War with Isis: President Bashar al-Assad admits he has given up on parts of Syria

'We must define the important regions that the armed forces hold on to so it doesn’t allow the collapse of the rest of the areas,' Assad says

Graeme Baker
Monday 27 July 2015 07:22 BST
President Assad speaking in Damascus
President Assad speaking in Damascus

Bashar al-Assad has admitted to the Syrian people that he could no longer control the whole of the country, but denied his army was collapsing in the face of groups such as Isis and Jabhat al-Nusra.

In a speech broadcast on state television, the Syrian President said his forces would win the four-year-old civil war, but acknowledged that he lacked the manpower and had given up attempting to control large parts of Syria in order, he said, to safeguard regime strongholds.

“We are not collapsing. We are steadfast and will achieve victory,” Mr Assad said in an address to local officials in Damascus. “Defeat does not exist in the dictionary of the Syrian Arab army.”

However, “sometimes, in some circumstances, we are forced to give up areas to move those forces to the areas that we want to hold on to,” he admitted.

His speech followed a series of major military setbacks, the largest being the fall of the city of Idlib to an al-Nusra-dominated alliance in March. It is only the second provincial capital to fall out of regime hands since the beginning of the war. The first was Raqqa, which is now the de facto capital of the so-called Islamic State.

Reports from Idlib said Syrian troops fled in the face of overwhelming forces, and attempts to reinforce them failed when new recruits and loyalist militia from Aleppo refused to fight.

“Every inch of Syria is precious,” Mr Assad said, but added: “We must define the important regions that the armed forces hold on to so it doesn’t allow the collapse of the rest of the areas. The army is capable… Everything is available, but there is a shortfall in human capacity.”

Mr Assad’s speech follows a government announcement on Saturday of a general amnesty for deserters and draft dodgers in an effort to boost numbers in his conscription army. Many thousands of young men have fled Syria rather than fight for the Assad regime, and thousands more are fighting against him.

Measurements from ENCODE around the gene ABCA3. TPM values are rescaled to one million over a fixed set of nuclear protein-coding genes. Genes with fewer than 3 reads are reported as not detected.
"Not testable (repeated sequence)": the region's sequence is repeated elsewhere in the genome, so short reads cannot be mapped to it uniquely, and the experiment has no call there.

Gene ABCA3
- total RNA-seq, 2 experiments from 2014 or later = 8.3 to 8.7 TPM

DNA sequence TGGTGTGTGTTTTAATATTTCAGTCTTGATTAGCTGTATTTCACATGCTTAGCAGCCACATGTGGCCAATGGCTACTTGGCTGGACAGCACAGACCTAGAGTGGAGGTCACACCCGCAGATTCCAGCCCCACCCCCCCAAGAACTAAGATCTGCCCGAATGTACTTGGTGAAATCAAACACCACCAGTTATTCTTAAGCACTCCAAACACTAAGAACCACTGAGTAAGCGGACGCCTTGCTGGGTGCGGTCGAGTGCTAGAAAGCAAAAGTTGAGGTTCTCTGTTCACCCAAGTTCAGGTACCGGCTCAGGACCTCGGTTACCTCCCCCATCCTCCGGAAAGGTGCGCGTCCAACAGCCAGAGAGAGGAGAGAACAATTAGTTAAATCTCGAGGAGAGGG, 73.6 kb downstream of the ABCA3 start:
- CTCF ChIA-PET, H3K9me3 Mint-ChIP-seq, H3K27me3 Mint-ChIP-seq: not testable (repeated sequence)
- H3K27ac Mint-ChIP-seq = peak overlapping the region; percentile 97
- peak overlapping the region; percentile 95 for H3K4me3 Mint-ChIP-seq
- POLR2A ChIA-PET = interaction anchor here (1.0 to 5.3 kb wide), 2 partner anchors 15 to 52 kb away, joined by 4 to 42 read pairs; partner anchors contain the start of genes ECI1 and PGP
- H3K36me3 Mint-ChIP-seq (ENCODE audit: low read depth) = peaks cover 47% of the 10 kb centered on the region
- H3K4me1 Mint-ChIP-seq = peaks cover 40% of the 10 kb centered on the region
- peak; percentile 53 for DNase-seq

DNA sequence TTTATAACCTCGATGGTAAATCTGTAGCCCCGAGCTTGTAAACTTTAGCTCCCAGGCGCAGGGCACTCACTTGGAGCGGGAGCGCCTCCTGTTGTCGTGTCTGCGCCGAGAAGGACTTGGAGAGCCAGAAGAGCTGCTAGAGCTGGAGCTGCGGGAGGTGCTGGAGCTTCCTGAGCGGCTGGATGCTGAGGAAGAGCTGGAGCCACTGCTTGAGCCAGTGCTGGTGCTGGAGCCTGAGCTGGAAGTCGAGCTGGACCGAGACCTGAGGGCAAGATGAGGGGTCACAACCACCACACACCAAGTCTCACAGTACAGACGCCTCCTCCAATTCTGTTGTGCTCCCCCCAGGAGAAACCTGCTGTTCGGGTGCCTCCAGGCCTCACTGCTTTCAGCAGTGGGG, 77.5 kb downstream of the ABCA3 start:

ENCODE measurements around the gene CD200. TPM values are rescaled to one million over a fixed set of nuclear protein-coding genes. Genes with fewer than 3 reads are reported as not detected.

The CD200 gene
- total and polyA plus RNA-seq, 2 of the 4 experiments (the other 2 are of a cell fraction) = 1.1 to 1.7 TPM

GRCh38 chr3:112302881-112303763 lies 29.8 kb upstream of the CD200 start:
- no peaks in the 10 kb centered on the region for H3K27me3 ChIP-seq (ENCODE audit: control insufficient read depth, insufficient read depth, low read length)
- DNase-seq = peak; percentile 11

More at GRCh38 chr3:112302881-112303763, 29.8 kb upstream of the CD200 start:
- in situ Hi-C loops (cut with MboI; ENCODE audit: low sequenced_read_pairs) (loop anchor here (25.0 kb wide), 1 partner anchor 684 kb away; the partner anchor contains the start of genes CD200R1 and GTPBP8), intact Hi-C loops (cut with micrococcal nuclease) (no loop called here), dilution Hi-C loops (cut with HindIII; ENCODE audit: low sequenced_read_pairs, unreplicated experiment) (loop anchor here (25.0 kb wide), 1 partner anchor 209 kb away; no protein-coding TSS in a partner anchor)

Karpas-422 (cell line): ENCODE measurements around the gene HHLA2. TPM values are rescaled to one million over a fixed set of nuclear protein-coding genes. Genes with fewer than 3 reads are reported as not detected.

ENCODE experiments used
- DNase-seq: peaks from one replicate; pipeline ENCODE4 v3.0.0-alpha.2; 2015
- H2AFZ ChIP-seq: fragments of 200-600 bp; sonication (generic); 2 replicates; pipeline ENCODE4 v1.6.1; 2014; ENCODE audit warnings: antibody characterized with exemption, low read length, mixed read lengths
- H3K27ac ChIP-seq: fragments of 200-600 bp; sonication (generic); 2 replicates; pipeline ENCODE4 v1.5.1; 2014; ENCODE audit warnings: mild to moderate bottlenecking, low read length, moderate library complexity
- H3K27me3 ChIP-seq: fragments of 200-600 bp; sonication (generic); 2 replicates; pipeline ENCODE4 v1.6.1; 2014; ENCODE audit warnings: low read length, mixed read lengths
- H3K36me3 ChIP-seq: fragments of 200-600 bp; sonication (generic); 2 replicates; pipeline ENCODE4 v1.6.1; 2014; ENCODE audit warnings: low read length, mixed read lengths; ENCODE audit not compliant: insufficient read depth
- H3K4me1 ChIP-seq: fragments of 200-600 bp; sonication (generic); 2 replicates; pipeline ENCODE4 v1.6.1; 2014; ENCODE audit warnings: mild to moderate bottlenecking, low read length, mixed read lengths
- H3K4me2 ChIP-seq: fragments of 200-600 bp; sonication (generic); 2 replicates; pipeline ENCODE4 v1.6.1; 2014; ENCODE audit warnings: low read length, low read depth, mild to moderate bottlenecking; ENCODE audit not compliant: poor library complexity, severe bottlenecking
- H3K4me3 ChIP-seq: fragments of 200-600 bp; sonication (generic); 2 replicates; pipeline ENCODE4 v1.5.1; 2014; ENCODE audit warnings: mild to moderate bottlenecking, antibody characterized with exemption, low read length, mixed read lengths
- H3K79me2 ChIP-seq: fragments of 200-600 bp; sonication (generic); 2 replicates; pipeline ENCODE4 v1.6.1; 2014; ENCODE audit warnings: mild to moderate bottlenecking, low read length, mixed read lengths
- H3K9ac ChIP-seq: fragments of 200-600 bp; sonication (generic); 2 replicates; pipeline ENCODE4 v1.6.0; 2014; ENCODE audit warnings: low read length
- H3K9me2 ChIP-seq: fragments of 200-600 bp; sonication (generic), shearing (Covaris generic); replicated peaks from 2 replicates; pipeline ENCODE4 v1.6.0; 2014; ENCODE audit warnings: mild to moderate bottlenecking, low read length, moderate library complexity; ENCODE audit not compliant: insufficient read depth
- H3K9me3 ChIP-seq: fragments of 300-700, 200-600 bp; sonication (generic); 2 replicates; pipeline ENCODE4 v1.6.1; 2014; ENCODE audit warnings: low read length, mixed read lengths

The Syrian army has lost huge areas of the country since the outbreak of civil war in 2011, and the country is now split between four different powers: Isis controls much of Raqqa, parts of central Syria including Palmyra, and large areas of the border areas with Iraq; Kurds near the Turkish and Iraqi borders have declared an autonomous area known as Rojava; and Idlib has become the de facto base of the Nusra-dominated Jaish al-Fath (Army of Conquest) alliance.

After the fall of Idlib, Mr Assad told the Swedish paper Expressen: “Sometimes you win, sometimes you lose”.

The regime’s strongholds in Damascus and Latakia, on the coast, are under threat of attack or are besieged. Territory to the south near Lebanon has switched hands between the army, backed by fighters from the Lebanese group Hezbollah, and rebels groups including Jabhat al-Nusra, Isis and the remnants of the Free Syrian Army.

Mr Assad said that his government did not want war “but when it was imposed on us, the Syrian Arab army repelled the terrorists everywhere” – a reference to all the rebels fighting against him.

He was also steadfast in his refusal to agree on a political solution to the civil war. Any initiative not based on fighting “terrorism” would be “hollow” and “meaningless”.

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